Gnosall

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Coordinates: 52°47′06″N 2°15′10″W / 52.7850°N 2.2528°W / 52.7850; -2.2528

Gnosall
Skyline of Gnosall
Gnosall shown on a map of Staffordshire
Gnosall shown on a map of Staffordshire
Gnosall
 Gnosall shown within Staffordshire
Area  37.77 km2 (14.58 sq mi) [1]
Population 4,736 [1]
    - Density  125 /km2 (320 /sq mi)
OS grid reference SJ830208
District Stafford
Shire county Staffordshire
Region West Midlands
Country England
Sovereign state United Kingdom
Post town STAFFORD
Dialling code 01785
Police Staffordshire
Fire Staffordshire
Ambulance West Midlands
EU Parliament West Midlands
UK Parliament Stone
List of places
UK
England
Staffordshire

Gnosall is a village and civil parish in the Borough of Stafford, Staffordshire, England, with a population of 4,736 across 2,048 households (2011 census).[1] It lies on the A518, approximately half-way between the towns of Newport (in Shropshire) and the county town of Staffordshire, Stafford. Gnosall Heath lies immediately south-west of the main village, joined by Station Road and separated by Doley Brook. Other nearby villages include Woodseaves, Knightley, Cowley, Ranton, Church Eaton and Haughton. Gnosall is widely regarded[by whom?] as one of the biggest villages in England.

History[edit]

The village was mentioned in the Domesday Book, in which it was named Geneshale. It is listed there as having a population of 12 households.[2]

The Stafford to Shrewsbury railway line once ran through the village. Gnosall's station opened on 1 June 1849 and closed on 6 August 1966.[3] The line was built by the Shropshire Union Railways and Canal Company, which also managed the Shropshire Union Canal which runs through the village. A footpath, the Way for the Millennium, now follows its route.[4]

St. Lawrence Church

Landmarks of interest include:

  • St. Lawrence Church, which dates from Norman times and stands over the site of an earlier Saxon church.[5]
  • Coton Mill, where it is claimed[by whom?] self-raising flour was invented (despite strong evidence it was created in 1845, by Henry Jones, a baker in Bristol.)
  • The lock-up, originally built on Station Road some time after 10 June 1820, when its construction was scheduled, and moved to its current site on Sellman Street in 1971.[6]

There are also several old, privately owned, buildings such as the building on the high street that was previously the Dukes Head, a public house. With a thatched roof, and herring-bone brick pattern between faded, unpainted wooden beams, it is generally regarded[by whom?] as one of the most picturesque scenes in the village, certainly on the High Street.

The large primary school was previously Heron Brook High School, but is now St. Lawrence CE (C) Primary school. It was originally designed to look attractive from the railway that passes close by it; however the only people who see its intended front now are walkers, staff and students.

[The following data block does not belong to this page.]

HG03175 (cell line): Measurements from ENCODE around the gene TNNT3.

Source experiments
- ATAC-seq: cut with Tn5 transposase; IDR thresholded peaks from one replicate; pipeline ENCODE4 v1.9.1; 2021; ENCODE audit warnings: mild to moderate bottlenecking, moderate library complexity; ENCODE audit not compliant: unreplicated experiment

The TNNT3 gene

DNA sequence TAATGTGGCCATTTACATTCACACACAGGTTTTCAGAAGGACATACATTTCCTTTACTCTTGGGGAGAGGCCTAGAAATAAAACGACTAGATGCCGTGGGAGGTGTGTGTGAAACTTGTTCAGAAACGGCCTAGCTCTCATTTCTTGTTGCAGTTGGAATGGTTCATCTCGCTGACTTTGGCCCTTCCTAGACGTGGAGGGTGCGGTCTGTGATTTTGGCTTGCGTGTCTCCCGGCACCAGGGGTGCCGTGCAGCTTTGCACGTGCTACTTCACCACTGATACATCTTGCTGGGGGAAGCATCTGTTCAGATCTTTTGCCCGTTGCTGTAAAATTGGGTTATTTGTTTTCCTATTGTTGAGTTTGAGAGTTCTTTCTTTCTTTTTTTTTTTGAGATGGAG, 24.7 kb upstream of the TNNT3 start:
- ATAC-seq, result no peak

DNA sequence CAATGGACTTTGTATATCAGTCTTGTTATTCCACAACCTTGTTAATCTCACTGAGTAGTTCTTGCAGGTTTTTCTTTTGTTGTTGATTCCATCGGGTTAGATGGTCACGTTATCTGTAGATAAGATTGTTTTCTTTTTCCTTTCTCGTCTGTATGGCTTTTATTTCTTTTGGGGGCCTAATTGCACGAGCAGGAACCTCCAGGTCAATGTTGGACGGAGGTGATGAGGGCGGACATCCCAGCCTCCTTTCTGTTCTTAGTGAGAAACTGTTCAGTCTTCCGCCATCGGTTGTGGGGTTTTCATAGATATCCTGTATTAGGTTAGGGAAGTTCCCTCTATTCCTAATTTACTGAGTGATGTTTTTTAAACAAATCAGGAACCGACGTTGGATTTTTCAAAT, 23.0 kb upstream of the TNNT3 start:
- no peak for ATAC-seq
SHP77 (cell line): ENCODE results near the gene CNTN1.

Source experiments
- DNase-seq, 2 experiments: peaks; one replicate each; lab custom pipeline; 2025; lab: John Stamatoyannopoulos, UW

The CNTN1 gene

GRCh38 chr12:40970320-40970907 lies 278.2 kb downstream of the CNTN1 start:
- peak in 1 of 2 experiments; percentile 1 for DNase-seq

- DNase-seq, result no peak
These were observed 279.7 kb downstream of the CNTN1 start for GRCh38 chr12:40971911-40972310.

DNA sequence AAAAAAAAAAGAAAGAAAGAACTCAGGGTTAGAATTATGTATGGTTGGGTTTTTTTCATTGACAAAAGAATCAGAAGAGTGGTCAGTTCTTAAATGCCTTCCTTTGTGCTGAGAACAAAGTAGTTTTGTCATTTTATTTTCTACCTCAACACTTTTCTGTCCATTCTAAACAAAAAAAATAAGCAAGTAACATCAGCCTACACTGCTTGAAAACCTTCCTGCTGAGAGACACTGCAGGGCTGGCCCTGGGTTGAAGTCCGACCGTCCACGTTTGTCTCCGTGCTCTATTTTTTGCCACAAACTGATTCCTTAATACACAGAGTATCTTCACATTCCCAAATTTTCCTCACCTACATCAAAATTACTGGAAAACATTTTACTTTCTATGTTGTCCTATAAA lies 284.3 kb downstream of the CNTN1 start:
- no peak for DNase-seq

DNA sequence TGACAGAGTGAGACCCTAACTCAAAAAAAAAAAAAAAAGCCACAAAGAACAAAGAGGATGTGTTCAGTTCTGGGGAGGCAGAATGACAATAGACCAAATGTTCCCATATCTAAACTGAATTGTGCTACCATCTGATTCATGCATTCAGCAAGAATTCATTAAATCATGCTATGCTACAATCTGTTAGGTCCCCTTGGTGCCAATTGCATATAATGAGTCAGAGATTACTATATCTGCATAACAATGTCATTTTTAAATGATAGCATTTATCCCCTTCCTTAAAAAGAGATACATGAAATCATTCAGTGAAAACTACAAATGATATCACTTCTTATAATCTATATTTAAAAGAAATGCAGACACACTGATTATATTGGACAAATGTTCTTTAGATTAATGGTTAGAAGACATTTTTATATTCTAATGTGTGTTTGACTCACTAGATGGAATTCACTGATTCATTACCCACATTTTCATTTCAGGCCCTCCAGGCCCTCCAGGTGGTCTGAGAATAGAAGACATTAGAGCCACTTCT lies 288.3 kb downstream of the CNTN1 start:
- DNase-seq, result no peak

Amenities[edit]

Gnosall is fairly self-contained in terms of shops and amenities, with its own fire station, supermarket, Doctor's Surgery, Dental Practice, two fuel stations, police station, cricket club, take aways, pubs, post office and historic high street with barber.

Many of the village's ancient traditions are still honoured today, notably the carnival, where children dress up in themed costumes, and a parade complete with custom made floats and a brass band that runs to the St Lawrence school field from the Royal Oak, another pub.

A large health centre was completed in 2006 at the opposite end of Gnosall from the old Doctor's Surgery by the fire station; tribute to the rapid increase in population of recent years.

The Village has a Community first responder Group, a charity consisting of trained local people who provide emergency cover on behalf of West Midlands Ambulance Service in response to 999 calls and administer basic life support, oxygen therapy, defibrillation and first aid whilst an ambulance is en route.

The village's newspaper; "GPN" (Gnosall Parish News), is produced and sold in the village, and serves as a local advertiser of services and events, as well as publishing articles of interest to the local community.

Despite there being controversy over the legality, fishing is popular and fruitful on the canal.

Notable Residents[edit]

The Rev. Adam Blakeman, the Puritan minister who founded the early American town of Stratford, Connecticut, was born in Gnosall in 1596.

References[edit]

  1. ^ a b c "Gnosall (Parish) 2011 Census: Key Statistics". Office for National Statistics. Retrieved 2 April 2014. 
  2. ^ "Gnosall". Open Domesday. Anna Powell-Smith/University of Hull. Retrieved 1 April 2014. 
  3. ^ "Gnosall". Staffordshire Places. Staffordshire County Council. Retrieved 1 April 2014. 
  4. ^ "Way for the Millennium". Staffordshire County Council. Retrieved 1 April 2014. 
  5. ^ "St Lawrence Church, Gnosall, Staffs UK: Historical background". The Staffordshire Border Group of Churches. Retrieved 1 April 2014. 
  6. ^ "STAFFORDSHIRE. Lock-ups at Alton, Gnosall, Penkridge and Stafford..". Roy Pledger. Retrieved 1 April 2014. 

External links[edit]